Spinal Cord Injury News and Research RSS Feed - Spinal Cord Injury News and Research

A spinal cord injury usually begins with a sudden, traumatic blow to the spine that fractures or dislocates vertebrae. The damage begins at the moment of injury when displaced bone fragments, disc material, or ligaments bruise or tear into spinal cord tissue. Most injuries to the spinal cord don't completely sever it. Instead, an injury is more likely to cause fractures and compression of the vertebrae, which then crush and destroy the axons, extensions of nerve cells that carry signals up and down the spinal cord between the brain and the rest of the body. An injury to the spinal cord can damage a few, many, or almost all of these axons. Some injuries will allow almost complete recovery. Others will result in complete paralysis.
UAB study shows IL-37 protein suppresses inflammatory response after spinal cord injury

UAB study shows IL-37 protein suppresses inflammatory response after spinal cord injury

Spinal cord injuries cause severe functional disabilities in those who sustain them, including paraplegia or tetraplegia, depending on the scale of the injury. This is due to the degeneration of the spinal pathways that carry nerve signals from the brain to the different parts of the body and vice versa, resulting in loss of mobility and sensitivity underneath the injured area. [More]
Dartmouth researchers discover rare natural products that promote regeneration of injured nerve cells

Dartmouth researchers discover rare natural products that promote regeneration of injured nerve cells

Nerve damage from neurodegenerative disease and spinal cord injury has largely been considered irreversible, but Dartmouth researchers report progress in the effort to synthesize rare natural products that promote regeneration and growth of injured nerve cells. [More]
New Georgia Tech research center launched to manufacture living cells for cell-based therapies

New Georgia Tech research center launched to manufacture living cells for cell-based therapies

A $15.7 million grant from the Atlanta-based Marcus Foundation has helped launch a new Georgia Institute of Technology research center that will develop processes and techniques for ensuring the consistent, low-cost, large-scale manufacture of high-quality living cells used in cell-based therapies. [More]
EarlySense Patient Monitoring System saves 332 lives in 2015

EarlySense Patient Monitoring System saves 332 lives in 2015

EarlySense, the market leader in contact-free, health sensing and analytics, announced today year-end achievements for 2015, highlighted by key impact statistics. [More]
UW-led effort aims to develop implantable devices that promote brain plasticity, reanimate paralyzed limbs

UW-led effort aims to develop implantable devices that promote brain plasticity, reanimate paralyzed limbs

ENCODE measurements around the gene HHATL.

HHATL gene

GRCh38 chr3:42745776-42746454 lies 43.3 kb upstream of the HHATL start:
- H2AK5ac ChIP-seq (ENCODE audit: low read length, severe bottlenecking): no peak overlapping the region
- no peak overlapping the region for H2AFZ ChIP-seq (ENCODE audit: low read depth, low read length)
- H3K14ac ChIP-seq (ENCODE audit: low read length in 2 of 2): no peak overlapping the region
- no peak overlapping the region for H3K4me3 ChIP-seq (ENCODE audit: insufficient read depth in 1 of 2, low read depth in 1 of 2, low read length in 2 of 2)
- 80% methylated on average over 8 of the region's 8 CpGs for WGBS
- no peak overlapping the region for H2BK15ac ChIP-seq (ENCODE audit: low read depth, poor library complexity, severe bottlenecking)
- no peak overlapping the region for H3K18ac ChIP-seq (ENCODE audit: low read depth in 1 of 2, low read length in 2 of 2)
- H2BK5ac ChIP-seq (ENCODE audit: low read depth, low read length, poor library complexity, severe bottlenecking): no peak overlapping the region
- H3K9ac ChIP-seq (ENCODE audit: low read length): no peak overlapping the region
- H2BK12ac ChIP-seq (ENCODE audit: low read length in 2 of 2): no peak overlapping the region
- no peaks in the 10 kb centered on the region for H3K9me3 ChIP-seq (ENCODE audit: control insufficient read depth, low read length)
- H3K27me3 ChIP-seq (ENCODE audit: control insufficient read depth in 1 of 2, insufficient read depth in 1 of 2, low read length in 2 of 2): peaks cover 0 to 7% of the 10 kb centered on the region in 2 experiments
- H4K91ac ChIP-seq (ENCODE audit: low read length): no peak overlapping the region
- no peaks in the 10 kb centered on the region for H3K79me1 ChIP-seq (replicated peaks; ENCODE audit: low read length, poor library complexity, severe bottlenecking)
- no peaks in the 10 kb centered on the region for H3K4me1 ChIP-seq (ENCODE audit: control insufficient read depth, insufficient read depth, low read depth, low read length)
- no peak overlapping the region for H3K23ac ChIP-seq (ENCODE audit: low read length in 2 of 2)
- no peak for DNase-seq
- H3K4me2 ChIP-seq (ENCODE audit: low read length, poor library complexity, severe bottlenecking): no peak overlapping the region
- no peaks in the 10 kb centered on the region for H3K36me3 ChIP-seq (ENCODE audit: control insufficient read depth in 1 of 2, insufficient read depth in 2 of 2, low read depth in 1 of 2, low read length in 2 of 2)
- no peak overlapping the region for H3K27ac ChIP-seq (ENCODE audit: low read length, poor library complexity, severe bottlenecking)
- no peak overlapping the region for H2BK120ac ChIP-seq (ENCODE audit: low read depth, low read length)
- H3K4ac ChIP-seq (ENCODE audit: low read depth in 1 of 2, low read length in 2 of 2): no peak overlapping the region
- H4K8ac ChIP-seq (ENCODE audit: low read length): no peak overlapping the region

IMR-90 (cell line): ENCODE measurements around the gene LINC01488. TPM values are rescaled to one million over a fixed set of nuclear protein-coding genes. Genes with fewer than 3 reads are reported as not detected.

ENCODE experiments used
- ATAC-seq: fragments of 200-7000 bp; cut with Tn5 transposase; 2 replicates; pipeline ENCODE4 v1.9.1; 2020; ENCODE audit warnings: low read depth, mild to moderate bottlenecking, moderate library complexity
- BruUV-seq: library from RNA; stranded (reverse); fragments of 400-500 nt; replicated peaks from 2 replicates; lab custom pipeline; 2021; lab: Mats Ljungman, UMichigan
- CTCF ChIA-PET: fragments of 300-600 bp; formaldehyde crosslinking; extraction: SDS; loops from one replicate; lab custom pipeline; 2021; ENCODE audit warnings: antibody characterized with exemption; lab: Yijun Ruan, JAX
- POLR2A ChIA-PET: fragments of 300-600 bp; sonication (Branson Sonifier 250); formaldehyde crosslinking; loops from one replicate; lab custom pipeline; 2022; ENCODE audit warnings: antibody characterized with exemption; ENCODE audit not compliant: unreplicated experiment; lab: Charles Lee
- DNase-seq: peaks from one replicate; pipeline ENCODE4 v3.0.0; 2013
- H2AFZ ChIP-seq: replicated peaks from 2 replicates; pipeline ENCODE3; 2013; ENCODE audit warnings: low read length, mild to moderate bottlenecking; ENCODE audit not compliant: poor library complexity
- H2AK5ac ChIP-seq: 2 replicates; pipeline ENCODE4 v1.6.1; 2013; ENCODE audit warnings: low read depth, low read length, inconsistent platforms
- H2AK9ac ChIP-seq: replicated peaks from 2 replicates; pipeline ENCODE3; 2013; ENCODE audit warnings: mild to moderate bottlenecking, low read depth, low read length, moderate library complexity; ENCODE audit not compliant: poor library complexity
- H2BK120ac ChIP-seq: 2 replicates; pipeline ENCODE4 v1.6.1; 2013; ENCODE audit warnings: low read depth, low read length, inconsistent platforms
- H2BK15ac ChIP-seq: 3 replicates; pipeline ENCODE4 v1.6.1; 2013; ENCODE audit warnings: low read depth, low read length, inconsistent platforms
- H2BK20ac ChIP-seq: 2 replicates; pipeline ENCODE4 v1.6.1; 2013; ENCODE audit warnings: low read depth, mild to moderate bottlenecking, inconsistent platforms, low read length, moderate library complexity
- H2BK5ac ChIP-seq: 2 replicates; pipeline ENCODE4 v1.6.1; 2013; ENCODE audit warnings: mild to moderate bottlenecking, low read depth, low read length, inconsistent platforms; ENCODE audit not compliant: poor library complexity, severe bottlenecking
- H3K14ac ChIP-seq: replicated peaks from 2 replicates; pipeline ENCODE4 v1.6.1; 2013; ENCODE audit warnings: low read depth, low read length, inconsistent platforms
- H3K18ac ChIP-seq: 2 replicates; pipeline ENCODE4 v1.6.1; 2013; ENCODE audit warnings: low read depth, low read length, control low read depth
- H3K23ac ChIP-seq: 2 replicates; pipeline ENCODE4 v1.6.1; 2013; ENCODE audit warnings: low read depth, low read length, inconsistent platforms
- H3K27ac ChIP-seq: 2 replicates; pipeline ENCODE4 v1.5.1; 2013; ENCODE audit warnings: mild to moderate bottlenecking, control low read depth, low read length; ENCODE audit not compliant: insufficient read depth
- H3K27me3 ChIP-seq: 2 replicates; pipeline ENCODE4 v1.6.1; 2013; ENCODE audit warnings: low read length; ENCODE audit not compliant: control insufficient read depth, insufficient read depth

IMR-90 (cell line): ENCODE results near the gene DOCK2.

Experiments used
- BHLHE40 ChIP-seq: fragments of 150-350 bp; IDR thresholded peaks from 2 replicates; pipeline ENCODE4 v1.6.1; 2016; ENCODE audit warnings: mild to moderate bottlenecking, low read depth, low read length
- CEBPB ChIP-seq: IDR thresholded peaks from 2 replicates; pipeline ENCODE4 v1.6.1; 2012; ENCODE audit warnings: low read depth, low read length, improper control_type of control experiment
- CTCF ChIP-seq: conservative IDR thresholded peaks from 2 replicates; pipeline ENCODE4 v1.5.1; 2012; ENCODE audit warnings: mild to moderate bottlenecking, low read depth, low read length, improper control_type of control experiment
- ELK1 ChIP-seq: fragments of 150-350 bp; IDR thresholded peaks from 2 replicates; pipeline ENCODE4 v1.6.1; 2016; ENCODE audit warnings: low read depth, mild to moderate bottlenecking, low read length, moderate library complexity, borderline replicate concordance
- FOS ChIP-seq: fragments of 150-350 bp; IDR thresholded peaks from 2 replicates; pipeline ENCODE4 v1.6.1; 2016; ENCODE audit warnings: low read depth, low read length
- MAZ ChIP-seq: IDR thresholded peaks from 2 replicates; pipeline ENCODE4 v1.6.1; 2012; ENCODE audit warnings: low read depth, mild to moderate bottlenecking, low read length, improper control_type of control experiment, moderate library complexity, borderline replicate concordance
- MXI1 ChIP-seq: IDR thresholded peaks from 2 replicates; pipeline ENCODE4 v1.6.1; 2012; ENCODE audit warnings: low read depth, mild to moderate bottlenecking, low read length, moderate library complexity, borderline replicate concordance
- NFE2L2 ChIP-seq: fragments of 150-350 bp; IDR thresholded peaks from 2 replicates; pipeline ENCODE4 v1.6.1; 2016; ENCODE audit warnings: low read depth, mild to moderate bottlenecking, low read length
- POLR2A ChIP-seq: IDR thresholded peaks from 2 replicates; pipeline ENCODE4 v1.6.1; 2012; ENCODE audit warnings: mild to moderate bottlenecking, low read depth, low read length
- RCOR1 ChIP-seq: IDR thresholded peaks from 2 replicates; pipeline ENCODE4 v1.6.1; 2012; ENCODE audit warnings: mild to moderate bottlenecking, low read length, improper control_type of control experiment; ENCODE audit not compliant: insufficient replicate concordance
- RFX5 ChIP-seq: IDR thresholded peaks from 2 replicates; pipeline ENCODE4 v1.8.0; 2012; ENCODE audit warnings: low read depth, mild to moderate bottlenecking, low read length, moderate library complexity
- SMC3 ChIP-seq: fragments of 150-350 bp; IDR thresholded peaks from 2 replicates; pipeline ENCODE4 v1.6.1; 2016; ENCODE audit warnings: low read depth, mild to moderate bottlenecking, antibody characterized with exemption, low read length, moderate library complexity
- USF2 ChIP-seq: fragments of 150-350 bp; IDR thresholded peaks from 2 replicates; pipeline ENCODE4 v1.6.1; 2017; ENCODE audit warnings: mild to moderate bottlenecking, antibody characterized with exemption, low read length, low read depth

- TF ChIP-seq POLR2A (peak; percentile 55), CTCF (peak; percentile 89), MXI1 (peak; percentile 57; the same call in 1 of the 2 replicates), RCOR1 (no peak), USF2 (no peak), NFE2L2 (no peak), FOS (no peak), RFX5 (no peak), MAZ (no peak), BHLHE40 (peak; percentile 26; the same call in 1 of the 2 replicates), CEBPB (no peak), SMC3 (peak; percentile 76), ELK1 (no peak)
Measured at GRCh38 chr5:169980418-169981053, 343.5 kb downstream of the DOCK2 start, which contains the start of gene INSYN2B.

In the next decade, people who have suffered a spinal cord injury or stroke could have their mobility improved or even restored through a radically new technology: implantable devices that can send signals between regions of the brain or nervous system that have been disconnected due to injury. [More]
Novoron Bioscience receives NIH grant to study novel therapeutic approach for multiple sclerosis

Novoron Bioscience receives NIH grant to study novel therapeutic approach for multiple sclerosis

Novoron Bioscience, Inc., a private biotech company dedicated to developing new therapeutics for disorders of the central nervous system, today announced that the company has been awarded a National Institutes of Health grant under the Small Business Innovation Research (SBIR) Program. [More]
Wearable exoskeletons: what interactions are possible? An interview with Dr Juan C. Moreno

Wearable exoskeletons: what interactions are possible? An interview with Dr Juan C. Moreno

Wearable exoskeletons are coming to stay. Technological advancements in embedded computation and wearable mechatronics are enabling the production of new wearable exoskeletons that were not feasible a decade ago [More]
DZNE molecular biologist to receive Gottfried Wilhelm Leibniz Prize for research on neurons

DZNE molecular biologist to receive Gottfried Wilhelm Leibniz Prize for research on neurons

The molecular biologist Frank Bradke (46), group leader at the German Center for Neurodegenerative Diseases (DZNE) and professor for neurobiology at the University of Bonn, will be awarded the "Gottfried Wilhelm Leibniz Prize", which is endowed with 2.5 million euros. [More]
Research paves way for clinical trials of cell therapies to treat Parkinson's disease, spinal cord injury

Research paves way for clinical trials of cell therapies to treat Parkinson's disease, spinal cord injury

Stem cells that have been specifically developed for use as clinical therapies are fit for use in patients, an independent study of their genetic make-up suggests. [More]